3.3 Write a software query to extract data from a database.

4 Analyse and summarise water quality data 

4.1 Transform data to logarithmic values.

4.2 Analyse data to produce statistical summaries.

4.3 Assess data against water quality targets/criteria.

4.4 Produce graphical representations.

5 Take action on non-compliant water quality data 

5.1 Recognise and describe problems in water quality data.

5.2 Consult with supervisory professional staff about appropriate corrective action.

5.3 Follow instructions to address water quality issues .

Required Skills and Knowledge

This section describes the skills and knowledge required for this unit.

Required skills: 

  • use of standard analytical tools and formulae
  • interpretation and application of technical documentation to the collection, analysis and reporting of water quality data
  • interpretation and application of documentation to the design of monitoring programs
  • use of data recording and reporting systems
  • use of standard computer programs to manipulate and graph data
  • calculate water quality data percentage compliance against targets/criteria
  • access Australian Bureau of Statistics web site and extract relevant population data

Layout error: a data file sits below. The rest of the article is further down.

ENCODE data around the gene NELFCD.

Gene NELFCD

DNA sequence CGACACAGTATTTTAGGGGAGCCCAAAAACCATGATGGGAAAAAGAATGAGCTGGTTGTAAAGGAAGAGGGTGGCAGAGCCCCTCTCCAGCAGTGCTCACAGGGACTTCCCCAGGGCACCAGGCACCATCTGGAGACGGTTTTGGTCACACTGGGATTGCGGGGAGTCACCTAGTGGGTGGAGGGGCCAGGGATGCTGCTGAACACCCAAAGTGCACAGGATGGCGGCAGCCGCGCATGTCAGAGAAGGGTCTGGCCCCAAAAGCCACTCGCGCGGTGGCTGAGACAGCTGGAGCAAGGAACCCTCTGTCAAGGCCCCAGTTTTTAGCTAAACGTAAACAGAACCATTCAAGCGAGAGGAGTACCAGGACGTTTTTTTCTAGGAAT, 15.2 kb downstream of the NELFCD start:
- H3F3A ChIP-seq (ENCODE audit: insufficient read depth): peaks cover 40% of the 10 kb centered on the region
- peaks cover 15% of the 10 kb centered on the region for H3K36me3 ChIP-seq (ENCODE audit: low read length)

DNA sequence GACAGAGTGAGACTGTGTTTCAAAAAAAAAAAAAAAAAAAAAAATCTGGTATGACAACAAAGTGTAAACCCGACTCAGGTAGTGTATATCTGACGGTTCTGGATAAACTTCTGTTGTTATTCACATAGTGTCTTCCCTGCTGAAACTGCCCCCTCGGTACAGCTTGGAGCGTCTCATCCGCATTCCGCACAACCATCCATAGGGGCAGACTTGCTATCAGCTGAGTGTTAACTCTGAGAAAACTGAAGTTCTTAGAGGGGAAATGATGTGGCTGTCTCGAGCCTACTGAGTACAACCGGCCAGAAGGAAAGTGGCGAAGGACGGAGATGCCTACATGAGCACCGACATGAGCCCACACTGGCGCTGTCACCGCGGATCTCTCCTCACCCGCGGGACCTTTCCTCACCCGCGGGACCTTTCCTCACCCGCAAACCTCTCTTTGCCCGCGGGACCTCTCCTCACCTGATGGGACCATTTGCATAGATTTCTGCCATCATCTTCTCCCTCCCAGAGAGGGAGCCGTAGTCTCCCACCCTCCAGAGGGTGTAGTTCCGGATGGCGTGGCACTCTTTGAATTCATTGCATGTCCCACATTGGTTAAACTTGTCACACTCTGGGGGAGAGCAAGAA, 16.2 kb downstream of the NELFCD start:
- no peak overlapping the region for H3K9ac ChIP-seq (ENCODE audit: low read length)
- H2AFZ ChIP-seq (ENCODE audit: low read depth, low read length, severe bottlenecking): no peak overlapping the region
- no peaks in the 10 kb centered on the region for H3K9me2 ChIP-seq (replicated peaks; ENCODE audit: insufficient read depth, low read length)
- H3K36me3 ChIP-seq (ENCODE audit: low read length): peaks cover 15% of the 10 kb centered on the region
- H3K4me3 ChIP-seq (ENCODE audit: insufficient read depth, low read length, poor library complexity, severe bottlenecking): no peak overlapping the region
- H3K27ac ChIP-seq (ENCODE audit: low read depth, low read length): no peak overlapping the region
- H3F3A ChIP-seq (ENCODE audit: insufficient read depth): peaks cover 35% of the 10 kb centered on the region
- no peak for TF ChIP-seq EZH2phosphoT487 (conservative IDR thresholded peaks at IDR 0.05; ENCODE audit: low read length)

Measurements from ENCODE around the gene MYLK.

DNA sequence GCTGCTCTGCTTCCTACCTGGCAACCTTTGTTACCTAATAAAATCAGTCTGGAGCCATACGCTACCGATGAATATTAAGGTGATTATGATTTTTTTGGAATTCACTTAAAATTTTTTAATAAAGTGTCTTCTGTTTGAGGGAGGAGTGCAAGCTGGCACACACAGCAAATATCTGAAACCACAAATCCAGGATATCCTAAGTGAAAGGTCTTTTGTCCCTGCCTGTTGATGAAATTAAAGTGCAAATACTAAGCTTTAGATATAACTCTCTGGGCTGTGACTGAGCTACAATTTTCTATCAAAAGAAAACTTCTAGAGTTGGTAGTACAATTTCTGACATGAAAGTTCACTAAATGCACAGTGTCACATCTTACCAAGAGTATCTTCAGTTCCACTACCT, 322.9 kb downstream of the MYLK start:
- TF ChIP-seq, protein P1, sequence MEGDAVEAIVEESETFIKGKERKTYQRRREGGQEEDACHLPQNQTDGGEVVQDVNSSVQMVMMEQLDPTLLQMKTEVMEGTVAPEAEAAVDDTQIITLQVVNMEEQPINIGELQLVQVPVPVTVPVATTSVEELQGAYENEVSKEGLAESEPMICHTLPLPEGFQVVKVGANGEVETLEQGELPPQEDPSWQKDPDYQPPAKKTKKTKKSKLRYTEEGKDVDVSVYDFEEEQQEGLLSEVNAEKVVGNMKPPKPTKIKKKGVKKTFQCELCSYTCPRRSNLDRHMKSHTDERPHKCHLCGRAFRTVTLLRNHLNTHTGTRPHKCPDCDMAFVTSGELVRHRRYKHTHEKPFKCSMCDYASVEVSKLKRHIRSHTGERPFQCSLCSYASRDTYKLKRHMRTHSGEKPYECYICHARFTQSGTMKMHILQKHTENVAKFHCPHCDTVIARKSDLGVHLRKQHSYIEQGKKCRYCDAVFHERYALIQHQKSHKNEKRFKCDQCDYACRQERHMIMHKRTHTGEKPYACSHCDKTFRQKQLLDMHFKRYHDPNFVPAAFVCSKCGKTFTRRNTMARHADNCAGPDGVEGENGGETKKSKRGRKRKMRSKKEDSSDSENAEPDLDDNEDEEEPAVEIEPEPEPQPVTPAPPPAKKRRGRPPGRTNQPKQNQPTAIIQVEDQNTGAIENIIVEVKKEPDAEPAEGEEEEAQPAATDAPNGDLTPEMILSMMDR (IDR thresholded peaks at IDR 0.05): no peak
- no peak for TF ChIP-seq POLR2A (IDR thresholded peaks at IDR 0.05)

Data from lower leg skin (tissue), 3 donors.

Required knowledge: 

  • key concepts of water biology and chemistry
  • availability of computer based statistical tools
  • water quality monitoring theory
  • significance and relevance of various water quality test parameters
  • units of measurement of water quality parameters
  • proper names and abbreviated symbols for water quality test parameters
  • purpose of having (water quality) data bases
  • how to deal with data that are below test detection levels
  • meaning of "geometric mean", "mean", "percentage", "percentile" and how to calculate these using software

Evidence Guide

The evidence guide provides advice on assessment and must be read in conjunction with the performance criteria, required skills and knowledge, range statement and the Assessment Guidelines for the Training Package.

Critical aspects for assessment and evidence required to demonstrate competency in this unit 

The candidate should demonstrate the ability to use water quality management knowledge to:

  • apply the principles of water quality science to monitoring program design
  • apply the principles of water science to water quality data analysis and interpretation
  • design and operate a water quality data base
  • take action if there are water quality issues

Context of and specific resources for assessment 

Access to the workplace and resources including:

  • documentation that should normally be available in a water industry organisation
  • workplace specific equipment and technology
  • supervision and experienced team members to provide observations, feedback and third party reports
  • enterprise operating procedures and work allocation
  • relevant codes, standards, and government regulations

Where applicable, physical resources should include equipment modified for people with disabilities.